Our education system has been damaged by politicians who have arrogantly imposed a regime of market-driven reforms. It is time to reframe education as an essential public good, one arising from a hunger to find more engaging ways to learn and the powerful imperative to make our society genuinely equal.
In this timely and provocative essay, Melissa Benn argues for a National Education Service. Like the NHS, the NES would provide the framework for a life-long entitlement to education: from early-years provision to apprenticeships, universities and adult education. It should be free at the point of delivery. It should nurture teachers and scholarship, moving beyond an obsession with exam results to create fully rounded, questioning citizens. Its eventual aim should be an integrated, comprehensive system available to all.
“Life Lessons is an eloquent and much needed blueprint for a more equitable education system at a time when radical ideas are in short supply.”
“When we see what’s going wrong in education, we need people like Melissa Benn to give us signposts for what else is possible. As a lifelong campaigner for a fair and equitable education system, she shows she is the ideal person to map out a progressive agenda for education in the future. With an overloaded curriculum, relentless testing and increased selection, this book is a timely appeal for a rational and democratic education service.”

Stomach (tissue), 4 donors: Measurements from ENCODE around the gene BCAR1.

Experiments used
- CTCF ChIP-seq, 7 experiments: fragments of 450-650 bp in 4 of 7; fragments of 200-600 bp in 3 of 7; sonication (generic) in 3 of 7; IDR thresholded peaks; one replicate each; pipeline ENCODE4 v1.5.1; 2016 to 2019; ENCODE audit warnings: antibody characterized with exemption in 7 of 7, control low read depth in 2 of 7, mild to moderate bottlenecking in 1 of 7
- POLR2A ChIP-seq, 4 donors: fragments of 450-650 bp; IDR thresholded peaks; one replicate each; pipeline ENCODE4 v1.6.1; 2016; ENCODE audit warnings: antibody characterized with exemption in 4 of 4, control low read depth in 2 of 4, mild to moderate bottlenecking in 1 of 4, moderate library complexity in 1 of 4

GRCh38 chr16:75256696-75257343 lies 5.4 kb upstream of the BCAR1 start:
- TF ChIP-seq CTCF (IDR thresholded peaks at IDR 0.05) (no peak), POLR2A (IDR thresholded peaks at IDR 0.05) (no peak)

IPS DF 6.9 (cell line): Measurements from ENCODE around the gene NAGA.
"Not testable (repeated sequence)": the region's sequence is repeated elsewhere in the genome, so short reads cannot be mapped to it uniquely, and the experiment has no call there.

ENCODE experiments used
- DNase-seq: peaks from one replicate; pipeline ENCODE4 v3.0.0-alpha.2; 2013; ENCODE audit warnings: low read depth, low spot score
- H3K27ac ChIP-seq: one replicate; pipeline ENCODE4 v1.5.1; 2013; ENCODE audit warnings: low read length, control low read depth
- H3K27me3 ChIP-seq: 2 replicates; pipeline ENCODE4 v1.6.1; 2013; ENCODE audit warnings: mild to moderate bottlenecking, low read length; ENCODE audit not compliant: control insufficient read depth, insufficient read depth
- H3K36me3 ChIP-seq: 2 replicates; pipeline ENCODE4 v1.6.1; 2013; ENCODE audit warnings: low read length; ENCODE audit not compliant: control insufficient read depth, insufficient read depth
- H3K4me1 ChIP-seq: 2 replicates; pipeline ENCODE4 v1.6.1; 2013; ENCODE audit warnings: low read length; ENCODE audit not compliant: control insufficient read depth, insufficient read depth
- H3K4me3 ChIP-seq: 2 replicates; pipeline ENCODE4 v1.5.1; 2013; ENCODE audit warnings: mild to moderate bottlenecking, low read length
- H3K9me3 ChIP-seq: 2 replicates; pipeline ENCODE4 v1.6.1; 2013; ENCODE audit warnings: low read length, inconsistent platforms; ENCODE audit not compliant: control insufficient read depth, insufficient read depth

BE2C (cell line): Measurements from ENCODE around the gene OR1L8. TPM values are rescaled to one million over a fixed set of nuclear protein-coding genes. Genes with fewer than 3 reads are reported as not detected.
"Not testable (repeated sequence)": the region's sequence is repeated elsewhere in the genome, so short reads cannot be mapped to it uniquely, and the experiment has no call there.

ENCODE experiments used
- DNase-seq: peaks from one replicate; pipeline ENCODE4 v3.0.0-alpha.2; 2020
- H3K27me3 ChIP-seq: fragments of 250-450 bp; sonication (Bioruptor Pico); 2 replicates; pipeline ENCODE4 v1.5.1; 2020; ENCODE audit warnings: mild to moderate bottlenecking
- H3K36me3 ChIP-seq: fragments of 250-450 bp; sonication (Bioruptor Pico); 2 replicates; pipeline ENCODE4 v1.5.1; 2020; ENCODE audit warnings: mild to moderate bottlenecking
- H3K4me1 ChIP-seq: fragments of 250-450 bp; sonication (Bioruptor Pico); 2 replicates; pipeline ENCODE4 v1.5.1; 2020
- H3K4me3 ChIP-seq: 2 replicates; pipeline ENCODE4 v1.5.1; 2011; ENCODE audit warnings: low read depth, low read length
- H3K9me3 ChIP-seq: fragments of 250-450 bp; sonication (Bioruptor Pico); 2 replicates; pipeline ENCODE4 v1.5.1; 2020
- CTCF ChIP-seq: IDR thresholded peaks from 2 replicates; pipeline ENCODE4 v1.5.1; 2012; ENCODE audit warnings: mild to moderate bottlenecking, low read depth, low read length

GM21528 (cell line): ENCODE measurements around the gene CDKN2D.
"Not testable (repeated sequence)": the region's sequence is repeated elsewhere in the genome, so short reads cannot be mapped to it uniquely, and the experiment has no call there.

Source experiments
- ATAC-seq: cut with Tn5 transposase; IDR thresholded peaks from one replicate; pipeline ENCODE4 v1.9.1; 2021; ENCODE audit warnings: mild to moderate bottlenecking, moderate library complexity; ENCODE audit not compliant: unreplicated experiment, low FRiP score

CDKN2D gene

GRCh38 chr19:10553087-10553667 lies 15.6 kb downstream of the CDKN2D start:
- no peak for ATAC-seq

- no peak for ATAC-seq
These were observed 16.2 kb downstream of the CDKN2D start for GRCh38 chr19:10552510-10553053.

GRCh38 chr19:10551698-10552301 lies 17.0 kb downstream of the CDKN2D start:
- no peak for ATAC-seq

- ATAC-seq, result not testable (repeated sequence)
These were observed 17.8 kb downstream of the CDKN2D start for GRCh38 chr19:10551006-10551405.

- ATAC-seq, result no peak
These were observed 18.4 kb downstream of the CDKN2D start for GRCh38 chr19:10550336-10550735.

“Invaluable in providing education activists with the tools to move debates on Labour education policies forward … A very readable book, to be thoroughly recommended.”
“Captures the spirit of the progressive education movement as it exists today, and reflects its current grievances and priorities … will be warmly welcomed by all those who believe our education system is broken and needs radical transformation.”
“Benn is not only an outstanding campaigner but she’s also a brilliant writer. What I loved about her book is the mixture of radicalism and pragmatism; Benn presents solutions to the many problems facing parents, pupils and teachers today. This book is an essential argument for an equal and fair education system, and a vital contribution to our National Education Service, one of Labour’s flagship policy proposals.”